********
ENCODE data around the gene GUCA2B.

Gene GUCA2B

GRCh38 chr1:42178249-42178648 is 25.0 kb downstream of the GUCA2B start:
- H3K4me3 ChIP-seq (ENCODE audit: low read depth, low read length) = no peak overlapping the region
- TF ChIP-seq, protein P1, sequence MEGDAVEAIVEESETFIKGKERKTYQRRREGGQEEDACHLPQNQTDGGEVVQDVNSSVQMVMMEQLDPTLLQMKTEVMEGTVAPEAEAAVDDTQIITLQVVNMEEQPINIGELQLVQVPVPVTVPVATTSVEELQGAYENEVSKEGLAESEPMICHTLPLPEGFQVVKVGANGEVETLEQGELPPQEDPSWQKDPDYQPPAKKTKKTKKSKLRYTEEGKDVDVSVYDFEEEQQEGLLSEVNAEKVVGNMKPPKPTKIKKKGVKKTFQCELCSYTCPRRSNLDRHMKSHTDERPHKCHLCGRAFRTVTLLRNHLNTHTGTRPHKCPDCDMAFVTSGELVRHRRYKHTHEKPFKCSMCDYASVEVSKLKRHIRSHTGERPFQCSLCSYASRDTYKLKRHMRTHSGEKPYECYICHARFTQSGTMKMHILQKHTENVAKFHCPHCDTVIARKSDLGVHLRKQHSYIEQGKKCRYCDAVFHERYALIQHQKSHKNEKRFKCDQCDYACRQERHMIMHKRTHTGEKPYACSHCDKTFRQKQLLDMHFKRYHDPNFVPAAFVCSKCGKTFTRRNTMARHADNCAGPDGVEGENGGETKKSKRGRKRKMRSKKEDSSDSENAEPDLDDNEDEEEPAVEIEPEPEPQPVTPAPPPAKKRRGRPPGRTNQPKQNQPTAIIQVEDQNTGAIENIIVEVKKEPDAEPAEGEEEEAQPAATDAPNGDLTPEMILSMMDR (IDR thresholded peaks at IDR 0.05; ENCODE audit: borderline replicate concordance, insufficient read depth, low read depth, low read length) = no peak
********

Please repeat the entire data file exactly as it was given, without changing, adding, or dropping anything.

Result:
ENCODE data around the gene GUCA2B.

Gene GUCA2B

GRCh38 chr1:42178249-42178648 is 25.0 kb downstream of the GUCA2B start:
- H3K4me3 ChIP-seq (ENCODE audit: low read depth, low read length) = no peak overlapping the region
- TF ChIP-seq, protein P1, sequence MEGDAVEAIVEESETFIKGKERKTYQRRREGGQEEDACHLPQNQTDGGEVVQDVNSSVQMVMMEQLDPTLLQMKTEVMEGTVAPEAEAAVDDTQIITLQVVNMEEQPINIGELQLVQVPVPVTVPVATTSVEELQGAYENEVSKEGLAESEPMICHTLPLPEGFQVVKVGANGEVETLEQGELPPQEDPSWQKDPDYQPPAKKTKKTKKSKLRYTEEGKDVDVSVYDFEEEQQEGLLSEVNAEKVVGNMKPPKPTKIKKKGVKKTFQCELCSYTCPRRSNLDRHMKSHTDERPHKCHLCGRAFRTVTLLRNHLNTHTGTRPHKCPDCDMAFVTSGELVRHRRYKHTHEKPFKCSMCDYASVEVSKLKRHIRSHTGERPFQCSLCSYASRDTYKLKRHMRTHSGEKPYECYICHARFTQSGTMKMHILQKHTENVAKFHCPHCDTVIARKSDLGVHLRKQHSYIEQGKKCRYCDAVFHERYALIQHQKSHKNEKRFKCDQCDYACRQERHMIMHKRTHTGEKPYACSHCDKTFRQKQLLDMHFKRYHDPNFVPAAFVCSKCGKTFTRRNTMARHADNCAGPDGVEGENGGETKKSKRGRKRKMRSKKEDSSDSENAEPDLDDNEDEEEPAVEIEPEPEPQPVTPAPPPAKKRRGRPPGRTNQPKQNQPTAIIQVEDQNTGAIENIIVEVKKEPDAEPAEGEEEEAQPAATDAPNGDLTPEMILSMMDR (IDR thresholded peaks at IDR 0.05; ENCODE audit: borderline replicate concordance, insufficient read depth, low read depth, low read length) = no peak